California Senate passes bill to accelerate adoption of EVs; support for low- and moderate-income motorists
28 May 2014
The California Senate today passed SB 1275 (the Charge Ahead California Initiative) by a bipartisan vote of 27-9. The bill advances the goal of putting one million electric cars, trucks, and buses on the road over the next decade by improving consumer incentives and rebates.
Specifically, SB 1275 would establish the Charge Ahead California Initiative, to be administered by the California Air Resources Board (ARB) with the goals of placing at least 1 million zero-emission and near-zero-emission vehicles in service by 2023; to create a self-sustaining industry for these vehicles; and to increase access to those vehicles in disadvantaged communities.
The bill would require ARB to consult with specified entities and stakeholders to adopt a funding plan for specified programs to meet the goals of the Initiative; require ARB to make specified changes to certain vehicle rebate and voucher incentive programs; and establish specified new programs. The bill would also require ARB to expand the Enhanced Fleet Modernization Program to allow for public transportation and car-sharing vouchers as an alternative to vehicle replacement vouchers.
The bill would require ARB, in consultation with the California Energy Commission (CEC), air districts, and public stakeholders to:
Adopt a plan by 30 June 2015 that establishes an estimate of the total funding necessary for specified programs and projects to meet the Initiative’s goals. The programs funded would include the CVRP (Clean Vehicle Rebate Program), HVIP (Hybrid and Zero-Emission Truck and Bus Voucher Incentive Project ), various components of the ARFVT (Alternative and Renewable Fuel and Vehicle Technology Program), pre-commercial demonstration projects of advanced freight and transit technology for goods and passenger movement, and specified new programs.
Update the funding plan at least every three years through 1 January 2023.
Adopt revisions to CVRP criteria and guidelines by 30 June 2015 to ensure rebate levels are phased down in multiyear increments and to expand access and eligibility to low- and moderate-income persons, as specified.
Adopt revisions to HVIP by 30 June 2015 to ensure program eligibility for a truck and bus retrofitted or remanufactured to be a zero- or near-zero-emission vehicle.
Establish programs that increase access and benefits for disadvantaged and low- and moderate-income communities from electric transportation, including: loan and loss reserve financing, car sharing programs, and charging infrastructure in multi-unit dwellings in disadvantaged communities. Require these new programs to provide adequate outreach to disadvantaged and low- and moderate-income communities.
SB 1275 would also require ARB to update the existing Enhanced Fleet Modernization Program (EFMP) guidelines to ensure that public transit or car sharing vouchers are available as an alternative to vehicle replacement vouchers, and that those vouchers be equal in value to a vehicle replacement voucher.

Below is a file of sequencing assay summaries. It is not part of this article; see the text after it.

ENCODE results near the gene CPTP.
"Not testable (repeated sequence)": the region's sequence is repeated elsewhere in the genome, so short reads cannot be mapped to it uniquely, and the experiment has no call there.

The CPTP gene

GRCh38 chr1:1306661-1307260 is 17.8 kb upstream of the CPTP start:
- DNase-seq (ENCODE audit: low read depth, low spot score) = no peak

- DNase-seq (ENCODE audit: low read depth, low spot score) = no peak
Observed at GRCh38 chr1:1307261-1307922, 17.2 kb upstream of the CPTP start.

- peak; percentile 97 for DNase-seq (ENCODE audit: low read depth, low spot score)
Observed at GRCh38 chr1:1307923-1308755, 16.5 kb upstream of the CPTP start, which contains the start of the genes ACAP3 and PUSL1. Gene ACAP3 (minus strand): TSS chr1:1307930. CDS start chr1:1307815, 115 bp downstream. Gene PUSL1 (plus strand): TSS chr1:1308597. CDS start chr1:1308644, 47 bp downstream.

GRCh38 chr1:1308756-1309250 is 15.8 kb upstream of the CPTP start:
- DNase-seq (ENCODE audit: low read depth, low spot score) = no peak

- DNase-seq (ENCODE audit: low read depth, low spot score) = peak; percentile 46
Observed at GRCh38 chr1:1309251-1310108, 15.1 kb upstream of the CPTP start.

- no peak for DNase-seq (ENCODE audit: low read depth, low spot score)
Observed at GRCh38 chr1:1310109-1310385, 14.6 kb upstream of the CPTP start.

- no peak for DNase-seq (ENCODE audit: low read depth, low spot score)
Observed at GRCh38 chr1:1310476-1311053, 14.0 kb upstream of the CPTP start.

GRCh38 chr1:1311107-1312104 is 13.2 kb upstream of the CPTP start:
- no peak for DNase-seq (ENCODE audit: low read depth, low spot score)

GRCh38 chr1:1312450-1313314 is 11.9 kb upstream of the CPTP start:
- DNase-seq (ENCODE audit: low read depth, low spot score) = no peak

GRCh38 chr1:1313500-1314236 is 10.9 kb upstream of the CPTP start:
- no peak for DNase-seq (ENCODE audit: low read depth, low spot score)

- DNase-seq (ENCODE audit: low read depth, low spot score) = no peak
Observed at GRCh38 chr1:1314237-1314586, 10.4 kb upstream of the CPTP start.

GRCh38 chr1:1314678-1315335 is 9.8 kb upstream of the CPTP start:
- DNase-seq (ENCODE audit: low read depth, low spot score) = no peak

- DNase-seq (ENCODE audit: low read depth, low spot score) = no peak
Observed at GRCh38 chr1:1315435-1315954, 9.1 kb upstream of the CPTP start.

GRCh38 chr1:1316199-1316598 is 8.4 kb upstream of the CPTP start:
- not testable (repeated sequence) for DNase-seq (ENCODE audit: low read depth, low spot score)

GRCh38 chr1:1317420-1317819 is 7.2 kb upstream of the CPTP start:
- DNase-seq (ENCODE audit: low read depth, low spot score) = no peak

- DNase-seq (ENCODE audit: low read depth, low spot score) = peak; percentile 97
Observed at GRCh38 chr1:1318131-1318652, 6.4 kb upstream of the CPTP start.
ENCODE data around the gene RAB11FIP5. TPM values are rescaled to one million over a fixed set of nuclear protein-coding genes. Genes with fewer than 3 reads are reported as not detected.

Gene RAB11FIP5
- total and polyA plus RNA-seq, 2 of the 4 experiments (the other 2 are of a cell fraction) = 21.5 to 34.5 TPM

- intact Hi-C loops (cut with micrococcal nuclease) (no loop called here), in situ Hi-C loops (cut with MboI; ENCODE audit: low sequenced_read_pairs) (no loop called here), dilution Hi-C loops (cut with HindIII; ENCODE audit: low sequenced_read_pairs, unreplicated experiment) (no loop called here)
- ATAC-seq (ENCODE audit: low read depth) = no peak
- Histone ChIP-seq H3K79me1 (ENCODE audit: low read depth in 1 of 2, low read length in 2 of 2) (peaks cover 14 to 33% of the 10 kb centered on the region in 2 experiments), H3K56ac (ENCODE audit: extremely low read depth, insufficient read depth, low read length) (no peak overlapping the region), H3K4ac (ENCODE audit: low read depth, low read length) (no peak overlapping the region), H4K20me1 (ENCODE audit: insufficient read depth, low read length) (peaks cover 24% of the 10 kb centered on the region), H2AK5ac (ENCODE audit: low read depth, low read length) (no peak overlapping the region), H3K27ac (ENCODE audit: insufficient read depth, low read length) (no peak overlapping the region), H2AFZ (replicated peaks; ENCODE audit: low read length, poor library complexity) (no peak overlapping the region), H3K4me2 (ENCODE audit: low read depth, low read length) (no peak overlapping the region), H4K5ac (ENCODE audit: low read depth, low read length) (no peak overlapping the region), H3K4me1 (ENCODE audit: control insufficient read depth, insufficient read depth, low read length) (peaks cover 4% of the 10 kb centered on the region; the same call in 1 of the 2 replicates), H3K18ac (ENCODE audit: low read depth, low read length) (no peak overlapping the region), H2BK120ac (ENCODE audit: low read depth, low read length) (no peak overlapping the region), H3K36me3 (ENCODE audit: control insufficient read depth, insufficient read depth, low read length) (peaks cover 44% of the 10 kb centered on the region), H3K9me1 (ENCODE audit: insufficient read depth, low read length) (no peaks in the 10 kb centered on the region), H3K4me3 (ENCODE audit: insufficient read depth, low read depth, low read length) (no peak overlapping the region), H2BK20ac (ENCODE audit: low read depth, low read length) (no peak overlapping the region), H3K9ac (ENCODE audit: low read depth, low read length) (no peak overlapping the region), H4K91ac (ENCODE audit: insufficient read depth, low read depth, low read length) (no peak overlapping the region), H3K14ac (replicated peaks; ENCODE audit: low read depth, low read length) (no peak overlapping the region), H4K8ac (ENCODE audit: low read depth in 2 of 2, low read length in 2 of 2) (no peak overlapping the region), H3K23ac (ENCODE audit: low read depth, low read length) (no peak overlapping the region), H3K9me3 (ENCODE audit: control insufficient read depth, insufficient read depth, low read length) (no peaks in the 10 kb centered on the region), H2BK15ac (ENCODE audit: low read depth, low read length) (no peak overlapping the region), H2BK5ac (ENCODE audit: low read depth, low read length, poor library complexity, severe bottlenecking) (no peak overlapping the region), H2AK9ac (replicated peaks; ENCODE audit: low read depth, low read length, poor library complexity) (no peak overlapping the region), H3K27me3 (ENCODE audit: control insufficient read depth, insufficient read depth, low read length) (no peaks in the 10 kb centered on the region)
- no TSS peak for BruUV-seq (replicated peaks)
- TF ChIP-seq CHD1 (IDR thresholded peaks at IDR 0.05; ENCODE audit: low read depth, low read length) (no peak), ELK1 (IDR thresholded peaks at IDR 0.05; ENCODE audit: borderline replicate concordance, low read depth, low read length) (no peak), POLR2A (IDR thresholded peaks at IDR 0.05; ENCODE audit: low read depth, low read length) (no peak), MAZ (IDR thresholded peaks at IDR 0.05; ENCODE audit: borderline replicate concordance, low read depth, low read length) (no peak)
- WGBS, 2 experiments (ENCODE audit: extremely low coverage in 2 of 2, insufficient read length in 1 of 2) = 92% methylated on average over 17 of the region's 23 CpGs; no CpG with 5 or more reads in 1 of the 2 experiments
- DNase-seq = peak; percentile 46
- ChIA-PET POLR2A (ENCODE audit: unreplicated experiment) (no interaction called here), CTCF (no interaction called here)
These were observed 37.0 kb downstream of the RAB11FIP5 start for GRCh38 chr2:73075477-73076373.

According to the Senate analysis of the bill, ARBs says it will need approximately $619,000 and 4 PY (person-years) upfront in 2014-15, with combined ongoing annual costs reaching approximately $1 million and 6 PY to develop and administer the required new program components, as well as unknown ongoing costs to fund additional program expenditures, likely in the millions to tens of millions annually.
The Governor’s 2014-15 proposed budget includes appropriations of $850 million in cap-and-trade revenues to fund various projects and programs designed to reduce GHG emissions. As part of the Administration’s overall strategy, ARB submitted a Budget Change Proposal (BCP) requesting $200 million from the GGRF [Greenhouse Gas Reduction Fund] and 15 PY of staff to support the expansion of existing clean transportation programs that provide incentives for sustainable freight technology, zero and low-emission vehicles, and clean trucks and buses. According to the BCP, these funds would benefit disadvantaged communities through the retirement and replacement of older, high-emitting vehicles with low-emission passenger vehicles in these communities, and supporting the demonstration of advanced freight technology to move cargo, which will benefit communities near freight hubs.
This proposal is consistent with the May 2013 Cap-and- Trade Auction Proceeds Investment Plan, which emphasizes investments in existing programs in sectors which have the greatest GHG emissions, namely transportation, energy, waste, and natural resources, with proposed investments commensurate with relative emissions. Investment in existing programs, rather than creating new programs, expedites investments in GHG-reducing projects. The Legislature has yet to act on the Administration’s proposal, but it could be modified through the budget process to incorporate the goals and expenditures envisioned by this bill.—Senate staff comments
With its passage in the Senate, SB 1275 now heads to the State Assembly for further review.
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